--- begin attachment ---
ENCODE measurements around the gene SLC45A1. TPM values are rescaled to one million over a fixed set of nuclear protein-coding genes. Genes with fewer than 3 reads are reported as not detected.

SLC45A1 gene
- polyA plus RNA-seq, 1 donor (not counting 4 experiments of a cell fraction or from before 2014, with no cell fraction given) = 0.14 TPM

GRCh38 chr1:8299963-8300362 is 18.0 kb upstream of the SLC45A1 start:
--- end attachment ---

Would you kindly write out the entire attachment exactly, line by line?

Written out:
ENCODE measurements around the gene SLC45A1. TPM values are rescaled to one million over a fixed set of nuclear protein-coding genes. Genes with fewer than 3 reads are reported as not detected.

SLC45A1 gene
- polyA plus RNA-seq, 1 donor (not counting 4 experiments of a cell fraction or from before 2014, with no cell fraction given) = 0.14 TPM

GRCh38 chr1:8299963-8300362 is 18.0 kb upstream of the SLC45A1 start: